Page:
SANTA BARBARA, USA: HyperSolar Inc., the developer of a breakthrough technology to produce renewable hydrogen using water and solar power, has reached a significant milestone in protecting and stabilizing its solar nanoparticles used in the production of renewable hydrogen.
“A big hurdle in using a solar to fuel conversion process is the stabilization of the semiconductor material against photocorrosion,” said Tim Young, CEO of HyperSolar. “Our development of an efficient and low cost protective polymer coating that also allows good electrical conductivity is a significant achievement in our development of a cost effective means for using the power of the Sun to extract renewable hydrogen from water.”
Unlike conventional expensive hydrogen technology that splits water molecules (H20) into hydrogen (H2) and oxygen (O2), HyperSolar is developing a low cost nanotechnology approach that facilitates H2 with the help of wastewater. The HyperSolar nanoparticles function as one-way machines that detoxify wastewater, and produce clean water and pure hydrogen in the presence of sunlight. No other energy source is required, making this an extremely economical and commercially viable approach for the production of zero-carbon, renewable hydrogen.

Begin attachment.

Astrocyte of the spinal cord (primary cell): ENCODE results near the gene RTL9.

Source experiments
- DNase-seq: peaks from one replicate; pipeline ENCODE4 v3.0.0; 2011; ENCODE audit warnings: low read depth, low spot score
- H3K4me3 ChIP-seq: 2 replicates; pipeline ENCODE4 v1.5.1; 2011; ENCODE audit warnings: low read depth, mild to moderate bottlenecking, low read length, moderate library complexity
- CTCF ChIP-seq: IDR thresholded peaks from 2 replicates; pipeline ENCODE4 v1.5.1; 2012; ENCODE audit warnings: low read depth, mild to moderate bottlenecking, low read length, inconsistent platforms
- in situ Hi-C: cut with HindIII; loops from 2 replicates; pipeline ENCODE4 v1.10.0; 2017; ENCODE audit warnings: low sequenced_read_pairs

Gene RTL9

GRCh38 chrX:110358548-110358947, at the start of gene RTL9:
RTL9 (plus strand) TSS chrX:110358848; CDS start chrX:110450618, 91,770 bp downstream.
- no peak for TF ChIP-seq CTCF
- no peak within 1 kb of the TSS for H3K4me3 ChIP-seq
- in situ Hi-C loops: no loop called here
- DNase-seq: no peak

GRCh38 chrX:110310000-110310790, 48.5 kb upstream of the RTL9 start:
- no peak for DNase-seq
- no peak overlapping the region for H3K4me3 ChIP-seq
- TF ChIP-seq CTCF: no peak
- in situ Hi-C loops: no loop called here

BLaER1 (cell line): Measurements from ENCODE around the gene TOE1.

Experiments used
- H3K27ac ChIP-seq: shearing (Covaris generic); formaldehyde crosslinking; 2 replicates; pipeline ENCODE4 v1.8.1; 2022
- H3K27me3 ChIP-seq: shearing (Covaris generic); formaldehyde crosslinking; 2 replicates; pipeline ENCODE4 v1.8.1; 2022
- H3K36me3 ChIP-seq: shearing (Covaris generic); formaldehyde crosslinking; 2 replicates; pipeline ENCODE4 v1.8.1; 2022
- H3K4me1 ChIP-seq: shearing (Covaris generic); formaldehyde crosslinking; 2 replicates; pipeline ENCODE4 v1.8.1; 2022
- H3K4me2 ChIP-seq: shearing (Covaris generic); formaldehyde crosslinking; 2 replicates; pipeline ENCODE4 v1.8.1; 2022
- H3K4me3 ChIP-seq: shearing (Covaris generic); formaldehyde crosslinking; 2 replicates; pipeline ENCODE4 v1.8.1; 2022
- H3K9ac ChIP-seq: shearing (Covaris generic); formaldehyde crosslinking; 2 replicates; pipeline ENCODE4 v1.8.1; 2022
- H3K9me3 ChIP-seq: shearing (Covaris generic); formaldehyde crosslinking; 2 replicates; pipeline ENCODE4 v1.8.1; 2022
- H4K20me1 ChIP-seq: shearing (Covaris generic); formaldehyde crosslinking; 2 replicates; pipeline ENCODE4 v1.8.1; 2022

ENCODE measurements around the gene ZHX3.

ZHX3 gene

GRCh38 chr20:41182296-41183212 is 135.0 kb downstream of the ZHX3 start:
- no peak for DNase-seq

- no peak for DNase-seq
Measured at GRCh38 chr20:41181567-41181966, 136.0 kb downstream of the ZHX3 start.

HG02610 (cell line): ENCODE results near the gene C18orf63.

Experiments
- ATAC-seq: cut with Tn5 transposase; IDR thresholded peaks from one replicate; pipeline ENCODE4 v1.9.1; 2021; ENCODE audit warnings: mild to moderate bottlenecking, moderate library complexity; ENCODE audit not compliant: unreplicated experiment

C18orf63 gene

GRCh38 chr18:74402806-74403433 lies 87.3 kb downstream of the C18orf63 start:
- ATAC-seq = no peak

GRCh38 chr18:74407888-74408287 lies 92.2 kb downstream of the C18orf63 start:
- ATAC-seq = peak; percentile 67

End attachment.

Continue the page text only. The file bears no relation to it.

HyperSolar recently entered into a yearlong sponsored research agreement with the University of California, Santa Barbara to help accelerate the development process and assure that the key milestones are reached.